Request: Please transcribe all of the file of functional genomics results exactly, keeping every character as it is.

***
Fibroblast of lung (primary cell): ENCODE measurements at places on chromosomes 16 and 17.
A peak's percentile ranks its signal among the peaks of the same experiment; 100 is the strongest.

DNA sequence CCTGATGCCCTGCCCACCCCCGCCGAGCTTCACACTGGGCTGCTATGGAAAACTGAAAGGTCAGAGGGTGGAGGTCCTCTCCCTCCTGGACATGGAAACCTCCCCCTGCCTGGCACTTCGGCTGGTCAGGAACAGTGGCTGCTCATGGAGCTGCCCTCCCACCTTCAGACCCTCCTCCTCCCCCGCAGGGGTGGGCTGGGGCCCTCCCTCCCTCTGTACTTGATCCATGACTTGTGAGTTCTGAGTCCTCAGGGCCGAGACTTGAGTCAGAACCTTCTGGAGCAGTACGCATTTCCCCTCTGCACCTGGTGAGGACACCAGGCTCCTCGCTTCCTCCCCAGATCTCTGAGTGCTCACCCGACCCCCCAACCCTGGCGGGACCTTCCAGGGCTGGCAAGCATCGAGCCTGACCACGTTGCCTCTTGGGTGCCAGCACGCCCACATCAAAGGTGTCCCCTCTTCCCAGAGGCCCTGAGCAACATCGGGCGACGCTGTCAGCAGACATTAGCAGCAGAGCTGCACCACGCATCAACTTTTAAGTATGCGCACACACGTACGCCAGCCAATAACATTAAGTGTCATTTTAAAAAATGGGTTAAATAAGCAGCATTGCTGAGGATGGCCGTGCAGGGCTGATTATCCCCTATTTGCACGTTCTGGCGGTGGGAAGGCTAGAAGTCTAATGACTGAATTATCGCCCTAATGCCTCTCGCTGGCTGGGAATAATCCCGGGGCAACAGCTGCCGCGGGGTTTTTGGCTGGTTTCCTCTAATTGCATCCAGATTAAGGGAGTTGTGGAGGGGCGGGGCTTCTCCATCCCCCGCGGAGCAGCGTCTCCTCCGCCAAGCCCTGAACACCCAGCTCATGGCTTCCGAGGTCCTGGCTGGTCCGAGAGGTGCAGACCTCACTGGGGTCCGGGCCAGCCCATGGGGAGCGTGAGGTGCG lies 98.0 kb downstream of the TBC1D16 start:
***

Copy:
Fibroblast of lung (primary cell): ENCODE measurements at places on chromosomes 16 and 17.
A peak's percentile ranks its signal among the peaks of the same experiment; 100 is the strongest.

DNA sequence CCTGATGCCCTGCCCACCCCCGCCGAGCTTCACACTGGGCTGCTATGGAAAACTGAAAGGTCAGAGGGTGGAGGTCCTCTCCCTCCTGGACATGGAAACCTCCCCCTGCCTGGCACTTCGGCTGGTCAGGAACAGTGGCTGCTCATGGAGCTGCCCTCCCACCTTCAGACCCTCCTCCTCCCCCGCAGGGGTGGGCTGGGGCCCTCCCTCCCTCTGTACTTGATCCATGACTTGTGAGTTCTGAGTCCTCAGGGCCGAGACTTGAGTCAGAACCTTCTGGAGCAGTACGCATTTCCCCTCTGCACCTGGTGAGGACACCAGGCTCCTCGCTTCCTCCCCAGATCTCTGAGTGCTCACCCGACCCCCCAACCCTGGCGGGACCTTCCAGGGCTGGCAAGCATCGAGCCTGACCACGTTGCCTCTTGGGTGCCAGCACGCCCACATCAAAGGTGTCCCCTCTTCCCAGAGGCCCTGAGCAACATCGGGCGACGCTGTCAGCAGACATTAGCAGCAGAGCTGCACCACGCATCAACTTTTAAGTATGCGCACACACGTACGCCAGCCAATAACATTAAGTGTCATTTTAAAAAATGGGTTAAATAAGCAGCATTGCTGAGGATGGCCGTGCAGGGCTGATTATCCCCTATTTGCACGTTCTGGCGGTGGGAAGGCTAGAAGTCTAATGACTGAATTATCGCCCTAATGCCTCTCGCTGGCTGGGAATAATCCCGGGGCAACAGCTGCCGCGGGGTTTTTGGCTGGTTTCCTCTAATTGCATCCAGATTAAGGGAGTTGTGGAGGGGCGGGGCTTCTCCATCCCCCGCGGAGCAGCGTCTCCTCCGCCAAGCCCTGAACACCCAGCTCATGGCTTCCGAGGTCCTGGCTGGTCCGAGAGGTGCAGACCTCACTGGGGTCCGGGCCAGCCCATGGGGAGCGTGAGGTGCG lies 98.0 kb downstream of the TBC1D16 start: